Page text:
Construction work in progress at a site in Dubai. Image Credit: Atiq-Ur-Rehman/Gulf News

Dubai: The UAE is the second most expensive market to engage in construction activity among Gulf states, with Qatar being the costliest, according to a new survey by the specialist consultancy EC Harris.

With a stream of new projects set to emerge from the pipeline this year, especially those from the government sector, this would have been enough to set off an inflationary spiral and stretch margins in the industry.

But the recent erosion in the global price of oil could alter the picture somewhat — only time will tell whether the impact is limited to the short term or extend into the medium. “Abu Dhabi is best placed to be able to continue to fund budget commitments … but with oil trading hovering around $50 a barrel earlier this month, it is possible that current and capital spending priorities may come under review,” said Christopher Seymour, Partner and Head of UAE Property at EC Harris.

“Investment on social infrastructure, (on) economic diversification and event-driven construction are three key trends positively influencing construction spend in the region.”

In Qatar and Dubai, “event-driven” construction — such as those for the 2022 World Cup and the Expo 2020 — will continue to underpin the level of investments channelled by government agencies into new projects. But how well private sector operators can cope with higher project costs is a moot point.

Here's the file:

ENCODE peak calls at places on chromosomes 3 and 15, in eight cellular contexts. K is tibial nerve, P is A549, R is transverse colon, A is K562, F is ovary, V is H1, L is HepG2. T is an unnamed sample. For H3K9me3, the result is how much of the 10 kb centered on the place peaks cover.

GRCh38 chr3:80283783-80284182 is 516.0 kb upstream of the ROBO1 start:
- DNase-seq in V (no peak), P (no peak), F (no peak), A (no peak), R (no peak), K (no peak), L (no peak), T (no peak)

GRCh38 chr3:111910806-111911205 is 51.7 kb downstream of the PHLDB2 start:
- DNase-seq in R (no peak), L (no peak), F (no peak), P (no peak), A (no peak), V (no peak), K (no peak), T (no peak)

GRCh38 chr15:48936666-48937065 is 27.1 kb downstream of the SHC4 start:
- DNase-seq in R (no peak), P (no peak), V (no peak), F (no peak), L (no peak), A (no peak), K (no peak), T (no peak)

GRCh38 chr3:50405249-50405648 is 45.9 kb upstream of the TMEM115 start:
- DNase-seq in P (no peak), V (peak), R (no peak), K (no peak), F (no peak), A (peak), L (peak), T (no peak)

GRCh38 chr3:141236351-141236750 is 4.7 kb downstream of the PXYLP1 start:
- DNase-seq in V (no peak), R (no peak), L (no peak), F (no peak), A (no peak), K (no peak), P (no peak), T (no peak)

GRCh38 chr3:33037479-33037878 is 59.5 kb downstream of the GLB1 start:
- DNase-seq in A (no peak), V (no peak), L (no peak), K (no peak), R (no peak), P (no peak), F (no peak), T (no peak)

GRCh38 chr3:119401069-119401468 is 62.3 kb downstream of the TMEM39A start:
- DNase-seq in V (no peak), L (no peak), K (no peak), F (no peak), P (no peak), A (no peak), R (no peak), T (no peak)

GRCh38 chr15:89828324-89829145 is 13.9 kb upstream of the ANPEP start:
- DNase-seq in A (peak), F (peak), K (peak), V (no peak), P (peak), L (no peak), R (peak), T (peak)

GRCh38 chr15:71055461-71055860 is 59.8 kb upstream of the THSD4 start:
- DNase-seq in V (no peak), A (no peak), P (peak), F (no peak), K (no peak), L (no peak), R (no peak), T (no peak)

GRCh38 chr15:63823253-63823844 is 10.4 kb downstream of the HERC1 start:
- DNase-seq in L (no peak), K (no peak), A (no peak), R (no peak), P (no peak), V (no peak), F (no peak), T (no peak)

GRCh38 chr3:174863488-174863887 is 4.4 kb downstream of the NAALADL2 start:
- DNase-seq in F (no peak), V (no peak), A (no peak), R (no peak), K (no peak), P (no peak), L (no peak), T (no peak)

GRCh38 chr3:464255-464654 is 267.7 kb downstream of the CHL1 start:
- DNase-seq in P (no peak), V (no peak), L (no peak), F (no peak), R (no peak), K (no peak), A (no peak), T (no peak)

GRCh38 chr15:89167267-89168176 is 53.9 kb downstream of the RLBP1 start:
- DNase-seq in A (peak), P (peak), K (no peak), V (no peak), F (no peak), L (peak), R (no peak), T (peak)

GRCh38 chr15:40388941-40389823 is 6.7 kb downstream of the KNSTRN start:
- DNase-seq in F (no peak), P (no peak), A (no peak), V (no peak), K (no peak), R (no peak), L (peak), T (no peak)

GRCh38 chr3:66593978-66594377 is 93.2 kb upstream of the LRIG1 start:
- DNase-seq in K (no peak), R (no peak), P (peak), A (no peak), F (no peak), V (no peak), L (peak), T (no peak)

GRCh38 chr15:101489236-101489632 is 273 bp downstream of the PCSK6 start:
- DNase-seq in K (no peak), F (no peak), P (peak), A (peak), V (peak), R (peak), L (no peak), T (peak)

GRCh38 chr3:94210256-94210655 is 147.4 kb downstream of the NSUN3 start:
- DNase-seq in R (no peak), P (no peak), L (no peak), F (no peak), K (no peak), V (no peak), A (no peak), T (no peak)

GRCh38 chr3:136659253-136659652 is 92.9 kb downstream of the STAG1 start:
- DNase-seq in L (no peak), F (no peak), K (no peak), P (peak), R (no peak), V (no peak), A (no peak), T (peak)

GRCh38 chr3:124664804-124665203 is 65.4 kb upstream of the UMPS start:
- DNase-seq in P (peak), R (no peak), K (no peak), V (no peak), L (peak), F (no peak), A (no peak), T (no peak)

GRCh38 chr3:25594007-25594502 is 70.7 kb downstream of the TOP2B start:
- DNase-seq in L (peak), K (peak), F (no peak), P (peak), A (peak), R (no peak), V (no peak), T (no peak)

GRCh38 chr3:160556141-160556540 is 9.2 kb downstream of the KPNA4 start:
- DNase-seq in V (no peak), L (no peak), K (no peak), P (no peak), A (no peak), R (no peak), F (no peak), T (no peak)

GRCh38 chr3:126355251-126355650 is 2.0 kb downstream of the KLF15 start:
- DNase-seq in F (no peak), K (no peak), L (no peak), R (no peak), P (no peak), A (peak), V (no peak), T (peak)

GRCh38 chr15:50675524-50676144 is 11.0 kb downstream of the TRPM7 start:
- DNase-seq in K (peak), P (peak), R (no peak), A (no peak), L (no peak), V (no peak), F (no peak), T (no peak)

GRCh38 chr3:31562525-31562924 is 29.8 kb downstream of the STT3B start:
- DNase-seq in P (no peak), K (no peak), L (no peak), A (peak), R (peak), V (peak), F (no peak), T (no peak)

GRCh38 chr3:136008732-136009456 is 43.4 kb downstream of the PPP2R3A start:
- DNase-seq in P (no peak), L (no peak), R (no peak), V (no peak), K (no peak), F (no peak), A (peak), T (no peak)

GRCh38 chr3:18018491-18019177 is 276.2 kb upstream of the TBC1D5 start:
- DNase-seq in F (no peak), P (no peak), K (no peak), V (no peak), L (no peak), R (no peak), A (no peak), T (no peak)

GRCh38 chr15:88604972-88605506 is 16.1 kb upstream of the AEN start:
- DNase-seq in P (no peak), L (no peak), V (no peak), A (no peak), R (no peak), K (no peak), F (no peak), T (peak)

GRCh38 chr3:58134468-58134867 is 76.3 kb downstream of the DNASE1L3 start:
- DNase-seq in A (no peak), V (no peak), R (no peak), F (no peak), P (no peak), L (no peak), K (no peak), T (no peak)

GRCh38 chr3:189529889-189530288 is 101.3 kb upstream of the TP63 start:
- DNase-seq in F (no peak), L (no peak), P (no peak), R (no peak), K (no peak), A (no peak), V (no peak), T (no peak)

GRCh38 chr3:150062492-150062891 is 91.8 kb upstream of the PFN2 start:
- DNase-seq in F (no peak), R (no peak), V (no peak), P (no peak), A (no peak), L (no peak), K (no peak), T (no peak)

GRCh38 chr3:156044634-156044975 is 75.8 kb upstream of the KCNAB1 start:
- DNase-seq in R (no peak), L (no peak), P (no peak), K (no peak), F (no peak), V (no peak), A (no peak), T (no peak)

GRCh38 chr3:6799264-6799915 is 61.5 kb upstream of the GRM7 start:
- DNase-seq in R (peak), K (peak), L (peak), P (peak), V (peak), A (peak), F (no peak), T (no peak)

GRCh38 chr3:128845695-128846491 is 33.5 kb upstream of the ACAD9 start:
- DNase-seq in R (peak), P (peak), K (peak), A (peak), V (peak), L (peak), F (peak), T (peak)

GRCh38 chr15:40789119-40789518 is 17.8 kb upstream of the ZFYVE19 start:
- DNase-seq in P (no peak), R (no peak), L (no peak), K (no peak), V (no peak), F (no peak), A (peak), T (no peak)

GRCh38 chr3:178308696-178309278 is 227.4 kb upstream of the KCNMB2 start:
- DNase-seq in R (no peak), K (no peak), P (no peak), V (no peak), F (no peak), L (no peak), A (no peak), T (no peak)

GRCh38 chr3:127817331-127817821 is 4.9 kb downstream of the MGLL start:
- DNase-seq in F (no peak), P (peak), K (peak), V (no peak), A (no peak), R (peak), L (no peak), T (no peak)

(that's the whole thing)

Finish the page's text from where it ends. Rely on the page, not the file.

“The southward trend in oil prices is more recessionary than inflationary,” said Bharat Bhatia, CEO of Conares, which operates a steel rebar plant. “The normal tendency is that spending [sentiment] gets affected as availability of cash becomes tighter, while profits may become marginal to minimal.

“Infrastructure development may succumb to some recessionary trends, but as long as the fundamentals of an economy are stable and the direction of developments planned out, these challenges may even present good opportunities.

Gestation period

“There’s no doubt certain adjustments need to be made either at the macro or micro levels of the economy. Also, the trickle effect of a recessionary trend normally has a certain gestation period.

“Spending that may have been earmarked could be put on hold until the market gets adjusted to the new oil price levels.”

Even then, there could be silver linings for the construction industry. If oil prices remain weak and the dollar pushes higher, cost of imported building materials from key sourcing countries should come down appreciably.

“Commodity prices remained in check during 2014 with costs dipping and limiting construction cost inflation across most global markets”, according to the ARCADIS International Construction Cost report.

“Increasing tensions in the Middle East and Ukraine could potentially reverse this trend as we head into 2015. Aluminium and nickel prices are up on the year but copper and steel prices are down. The fall in the price of iron ore has continued throughout the year, with prices down by around 40 per cent. However, the most striking trend in the year has been the rapid fall in the price of crude oil since September”.